Beams of Light – Altered By Accessories

a guest post by Lisa J. Reed, Lighting Designer

Beams of Light Altered by Accessories

Lighting can come from a source in a specific direction, or it can just ooze out of the fixture in all directions. Both kinds of light have their applications, but directional beams of light can be controlled with optical accessories.

First, you must understand beamspread.

Light emerges from a directional source in the shape of a cone, and from an omni-directional source in more of a ball. When you have a cone of light, the shape of that cone is defined by the beam angle, or beamspread. A narrow, concentrated beam is considered a spot and makes a smaller, brighter pool of light. A broad, wide beam is a flood, and creates a broader pool of light. The distance from the light to the object being lighted will also affect how large the “pool” of light created by the beam will be.

Things you can control with a lens:

  1. Beamspread
    When you begin with a tight beam such as a spot, lenses can be added to create a wider beam. The spot light in both photos is the same. The only difference is a beam-spreading accessory was added for the picture on the right.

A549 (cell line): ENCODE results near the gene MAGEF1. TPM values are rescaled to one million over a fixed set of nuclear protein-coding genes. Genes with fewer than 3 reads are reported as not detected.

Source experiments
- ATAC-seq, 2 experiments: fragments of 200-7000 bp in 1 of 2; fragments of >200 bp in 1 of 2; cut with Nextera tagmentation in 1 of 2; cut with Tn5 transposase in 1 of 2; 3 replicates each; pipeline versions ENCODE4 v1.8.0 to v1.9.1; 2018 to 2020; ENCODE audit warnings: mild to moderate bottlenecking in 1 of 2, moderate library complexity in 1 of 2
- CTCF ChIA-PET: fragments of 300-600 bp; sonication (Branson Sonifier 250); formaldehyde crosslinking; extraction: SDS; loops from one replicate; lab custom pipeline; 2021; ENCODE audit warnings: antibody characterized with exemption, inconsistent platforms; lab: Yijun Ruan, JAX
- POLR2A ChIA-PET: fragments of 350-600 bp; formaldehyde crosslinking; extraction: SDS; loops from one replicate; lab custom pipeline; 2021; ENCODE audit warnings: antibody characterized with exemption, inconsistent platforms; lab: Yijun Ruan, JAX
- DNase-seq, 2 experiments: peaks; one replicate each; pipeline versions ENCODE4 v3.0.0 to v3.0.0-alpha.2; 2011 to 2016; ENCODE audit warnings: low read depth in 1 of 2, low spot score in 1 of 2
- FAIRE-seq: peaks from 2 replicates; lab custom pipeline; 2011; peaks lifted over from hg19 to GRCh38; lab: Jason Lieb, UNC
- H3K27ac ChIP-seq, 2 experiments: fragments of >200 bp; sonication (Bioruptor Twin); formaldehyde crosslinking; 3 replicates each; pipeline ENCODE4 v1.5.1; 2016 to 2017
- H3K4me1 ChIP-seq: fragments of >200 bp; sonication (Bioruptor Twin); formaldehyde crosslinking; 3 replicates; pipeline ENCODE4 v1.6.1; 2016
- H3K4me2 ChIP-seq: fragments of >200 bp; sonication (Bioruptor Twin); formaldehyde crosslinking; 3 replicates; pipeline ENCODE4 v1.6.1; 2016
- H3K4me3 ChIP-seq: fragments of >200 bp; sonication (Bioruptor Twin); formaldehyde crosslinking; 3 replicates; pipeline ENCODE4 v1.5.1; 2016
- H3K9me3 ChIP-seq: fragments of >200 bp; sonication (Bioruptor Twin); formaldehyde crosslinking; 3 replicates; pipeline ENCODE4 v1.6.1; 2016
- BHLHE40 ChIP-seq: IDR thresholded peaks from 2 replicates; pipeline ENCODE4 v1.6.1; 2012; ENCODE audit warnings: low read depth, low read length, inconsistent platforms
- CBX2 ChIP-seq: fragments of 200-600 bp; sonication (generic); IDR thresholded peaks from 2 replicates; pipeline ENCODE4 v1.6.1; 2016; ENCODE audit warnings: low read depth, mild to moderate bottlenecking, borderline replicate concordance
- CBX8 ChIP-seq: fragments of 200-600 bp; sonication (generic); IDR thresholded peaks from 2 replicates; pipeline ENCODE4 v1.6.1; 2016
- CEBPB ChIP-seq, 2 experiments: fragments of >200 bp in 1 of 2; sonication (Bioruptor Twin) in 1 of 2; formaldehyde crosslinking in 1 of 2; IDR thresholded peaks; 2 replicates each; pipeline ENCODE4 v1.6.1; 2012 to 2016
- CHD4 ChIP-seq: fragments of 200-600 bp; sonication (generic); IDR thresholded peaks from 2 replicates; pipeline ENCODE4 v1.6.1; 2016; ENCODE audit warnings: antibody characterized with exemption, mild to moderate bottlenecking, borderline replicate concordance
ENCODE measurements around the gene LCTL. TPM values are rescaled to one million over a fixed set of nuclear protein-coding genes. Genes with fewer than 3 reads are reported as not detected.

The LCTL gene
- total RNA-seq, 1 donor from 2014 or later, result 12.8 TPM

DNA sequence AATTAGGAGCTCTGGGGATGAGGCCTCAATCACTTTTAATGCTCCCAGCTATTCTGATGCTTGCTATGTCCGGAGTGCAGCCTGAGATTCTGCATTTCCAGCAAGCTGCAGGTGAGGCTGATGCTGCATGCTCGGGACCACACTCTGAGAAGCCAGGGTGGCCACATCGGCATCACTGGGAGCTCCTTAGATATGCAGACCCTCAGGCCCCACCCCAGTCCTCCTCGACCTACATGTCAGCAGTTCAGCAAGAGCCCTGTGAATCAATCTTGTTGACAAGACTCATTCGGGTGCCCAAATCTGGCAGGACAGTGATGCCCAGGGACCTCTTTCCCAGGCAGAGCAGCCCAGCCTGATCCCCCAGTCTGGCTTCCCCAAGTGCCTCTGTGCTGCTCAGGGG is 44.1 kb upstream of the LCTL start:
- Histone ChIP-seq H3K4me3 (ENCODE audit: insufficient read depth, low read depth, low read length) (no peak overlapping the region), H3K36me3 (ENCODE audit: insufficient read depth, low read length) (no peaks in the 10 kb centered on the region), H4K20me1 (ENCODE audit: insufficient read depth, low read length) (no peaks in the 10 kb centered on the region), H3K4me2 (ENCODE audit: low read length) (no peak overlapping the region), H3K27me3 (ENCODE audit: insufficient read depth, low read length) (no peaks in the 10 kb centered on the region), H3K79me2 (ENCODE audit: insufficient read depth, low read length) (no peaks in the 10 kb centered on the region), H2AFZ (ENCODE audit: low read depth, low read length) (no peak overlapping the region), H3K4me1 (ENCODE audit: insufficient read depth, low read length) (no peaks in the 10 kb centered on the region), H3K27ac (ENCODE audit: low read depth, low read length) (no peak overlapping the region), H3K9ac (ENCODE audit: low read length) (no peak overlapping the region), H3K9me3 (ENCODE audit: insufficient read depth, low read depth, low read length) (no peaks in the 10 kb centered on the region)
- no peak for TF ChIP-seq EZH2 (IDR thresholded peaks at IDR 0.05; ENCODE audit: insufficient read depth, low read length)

Bare lamp, spot distribution Bare lamp, spot distribution
    Same spot lamp with spread lens Same spot lamp with spread lens
     
  2. Other Optical Control
    What’s cool is that we also have the ability to control other aspects of the beam of light coming from a fixture. The beam can be flattened or lengthened. The same lamp is used in all of these images. The only change is which beam-controlling lens that was applied to the front.
    Optical Control Square Optical Control Horizontal Optical Control Lengthened
     
  3. Color
    Lenses and accessories can also be used to modify the color or a lamp. Be aware that it is easier to go from a cool color to a warm color, though. Adding blue lenses cuts out more of the light than adding amber lenses. No matter what kind of accessories you add, the light output is reduced, so take that into consideration before you start adding lenses all willy-nilly.
     
  4. Glare Hexagonal-cell glare shields
    Hexagonal-cell glare shields, crossbaffles, and snoots can be added to reduce glare from the side viewing angles, but because these are typically dark in color to prevent glare, they significantly reduce light output.
 

If your directional lighting doesn't produce the results you originally envisioned, all is not lost. Accessories may provide just the adjustments you need.

Lisa J Reed photo - Lighting Blog

Lisa J. Reed has been attracted to lighting (like a moth to a flame) for 20+ years. She is the Founding Principal at Envision Lighting Design, LLC in St. Louis, where she designs, teaches, and writes about architectural lighting. Connect with Lisa J. Reed on Google+.

 

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